Lunch Hour

Posted: September 23, 2013 in Uncategorized

lunch hour

I sat at the statue on the corner waiting for him. For at least two weeks I’ve practiced being present and focusing on my breath. For those 10 minutes I breathed with presence and Not Thinking so nicely it would have been okay if he didn’t show up.

But I wanted to be present. I wanted to bring nothing into whatever our conversation would be. I wanted to just let him bring it.

Across from me, a bakery window. Two chatting employees laughed, hard. I remembered once years ago buying a baggie of weed from a brother who worked there named Worm. Otherwise, around me the parade of office workers and backpacked kids.

Finally, my friend strolled up. Reed thin in a grey shirt, matching slacks and huge reflective sunglasses. I am 15 years older than he is, and now that he’s 30 and no longer the 21 year old I’d met and once worked with, I can site the new maturity in him and I like this version a bit more than the manic, non-listening lightning strike he was just a few years ago.

All of the lunches we’ve had with him, he never eats. We walk and talk, circling around directionless, stopping in a clothes store where he expects shoes or garments with white glove detail. This time was no different, and I was glad I’d already eaten. We shook, and briefly caught up. Any time he asks questions now, I’m caught off guard. His 21 year old wouldn’t listen. The 30 year old does. But I still keep feeling like I need to hurry to the point before he loses interest and says politely: I Hate To Cut You Off.

O-kay… Not everyone thinks in images. Not everyone likes poetry.

It didn’t take long for him to come out with it. How his aunt was shot and killed last weekend at a party. Adult night skating at a rink. Four were shot, three wounded. Hers was the only death. The suspects haven’t been caught.

He’s not angry. Tell the truth, he said. I dont feel anything. Everything happened so quick. My cousin called, didn’t say she was in the hospital or nothing. He called and said she’s dead and that was it.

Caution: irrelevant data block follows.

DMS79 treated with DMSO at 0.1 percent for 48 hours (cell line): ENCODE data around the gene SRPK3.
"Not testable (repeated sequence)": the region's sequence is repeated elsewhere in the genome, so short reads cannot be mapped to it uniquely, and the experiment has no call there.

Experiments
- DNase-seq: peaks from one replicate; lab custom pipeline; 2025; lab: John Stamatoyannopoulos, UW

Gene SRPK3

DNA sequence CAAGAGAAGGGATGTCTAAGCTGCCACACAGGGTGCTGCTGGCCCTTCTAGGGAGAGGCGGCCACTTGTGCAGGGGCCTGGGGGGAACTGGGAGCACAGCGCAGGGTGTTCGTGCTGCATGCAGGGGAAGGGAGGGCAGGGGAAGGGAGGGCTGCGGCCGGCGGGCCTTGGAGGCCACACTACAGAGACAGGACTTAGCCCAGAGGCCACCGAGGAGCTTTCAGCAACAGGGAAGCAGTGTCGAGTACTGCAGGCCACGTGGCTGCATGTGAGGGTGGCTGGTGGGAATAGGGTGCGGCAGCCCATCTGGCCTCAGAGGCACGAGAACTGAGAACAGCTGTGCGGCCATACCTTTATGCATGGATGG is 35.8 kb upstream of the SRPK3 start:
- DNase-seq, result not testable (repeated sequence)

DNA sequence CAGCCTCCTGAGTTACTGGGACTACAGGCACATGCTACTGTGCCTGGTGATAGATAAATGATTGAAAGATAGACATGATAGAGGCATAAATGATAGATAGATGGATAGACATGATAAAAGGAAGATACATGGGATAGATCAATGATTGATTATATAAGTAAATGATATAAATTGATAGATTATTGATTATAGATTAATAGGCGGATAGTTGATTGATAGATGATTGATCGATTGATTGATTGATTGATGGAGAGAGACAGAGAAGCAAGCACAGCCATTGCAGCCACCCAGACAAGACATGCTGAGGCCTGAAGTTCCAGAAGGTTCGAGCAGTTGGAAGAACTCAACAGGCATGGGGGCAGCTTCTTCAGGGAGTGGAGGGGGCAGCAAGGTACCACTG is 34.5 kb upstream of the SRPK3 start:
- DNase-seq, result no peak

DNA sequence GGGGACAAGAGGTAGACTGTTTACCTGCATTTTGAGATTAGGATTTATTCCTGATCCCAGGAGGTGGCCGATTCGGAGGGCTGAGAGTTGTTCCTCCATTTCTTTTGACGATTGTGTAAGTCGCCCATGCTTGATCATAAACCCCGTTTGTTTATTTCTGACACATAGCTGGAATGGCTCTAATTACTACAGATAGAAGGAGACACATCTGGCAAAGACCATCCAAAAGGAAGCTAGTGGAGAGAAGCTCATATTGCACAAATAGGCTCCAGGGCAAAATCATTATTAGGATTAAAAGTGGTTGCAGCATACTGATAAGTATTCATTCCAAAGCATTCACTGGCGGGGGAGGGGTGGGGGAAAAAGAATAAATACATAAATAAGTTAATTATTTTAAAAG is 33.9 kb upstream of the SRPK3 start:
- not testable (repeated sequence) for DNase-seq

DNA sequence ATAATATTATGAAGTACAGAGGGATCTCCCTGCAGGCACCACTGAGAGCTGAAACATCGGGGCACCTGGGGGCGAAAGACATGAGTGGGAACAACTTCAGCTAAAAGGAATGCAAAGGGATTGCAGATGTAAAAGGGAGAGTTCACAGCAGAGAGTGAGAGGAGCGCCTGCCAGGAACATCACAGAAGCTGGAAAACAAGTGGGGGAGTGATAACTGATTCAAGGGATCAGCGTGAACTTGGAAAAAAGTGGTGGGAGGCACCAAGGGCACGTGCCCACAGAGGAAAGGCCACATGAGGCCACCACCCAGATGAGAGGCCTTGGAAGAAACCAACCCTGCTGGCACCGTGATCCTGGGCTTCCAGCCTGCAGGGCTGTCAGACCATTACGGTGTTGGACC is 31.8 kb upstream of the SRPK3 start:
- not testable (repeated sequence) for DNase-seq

I asked if the funeral happened already.

He said she was a Jehovah’s Witness– so there’d be no funeral.

And she was an organ donor. She was shot Saturday and by Thursday, cremated.

What memorial there was, he and a few close members of his family missed it by 10 minutes. She’s just gone. Her two sons, suddenly given blinders and expected to move on.

Everything happened so fast, he said.

Were you real close, I asked.

You saw her last name, he said. She was That Aunt to me.

He told me the last three times he saw her. The second time was in Costco, just at random. He ended up shopping with her, pitching in some money and joining her for the rest of the day. The third time was just last month, he said. The day his grandfather was released from the hospital.

She was That Aunt who kept the family together, was the one to organize reunions and kept people fed and whatnot. He wonders now if he’s expected to take up the slack without her. Especially where her sons were concerned. He’ll probably Just Do It anyway.

I told him I felt him. I told him that I didn’t have any family. That all the people I felt closest to were gone. Even in my biological family. The folks who kept me in the mix were erased thru a cancer of one type or another. But he and I didn’t share wounds. We shared his second cousin whom I went to high school with. He mentioned her by name, since his aunt and his cousin were very close and I told him I remembered his cousin.

Serious? He said. Why have you never told me this? (–I once thought I did–) What was she like back then?

Truth: We didn’t kick it like that. But I knew her, I said. I liked her. I even remember seeing her on a game show many years ago. Supermarket Sweep.

We walked into a phone store. The Greeter was cool and helpful… if not fine enough. “If you’re gonna be greeting people at the door,” he said. He shrugged and shook his head.

He handed the woman behind the counter his phone and a package of protective screens. She disappeared in the backroom and I joked she’ll probably switch phones on you. He said: I was just thinking that.

But she came back, handed him his newly protected phone and we parted ways at the door. He said we’ll have lunch again. Maybe Friday. I would like that, I said.

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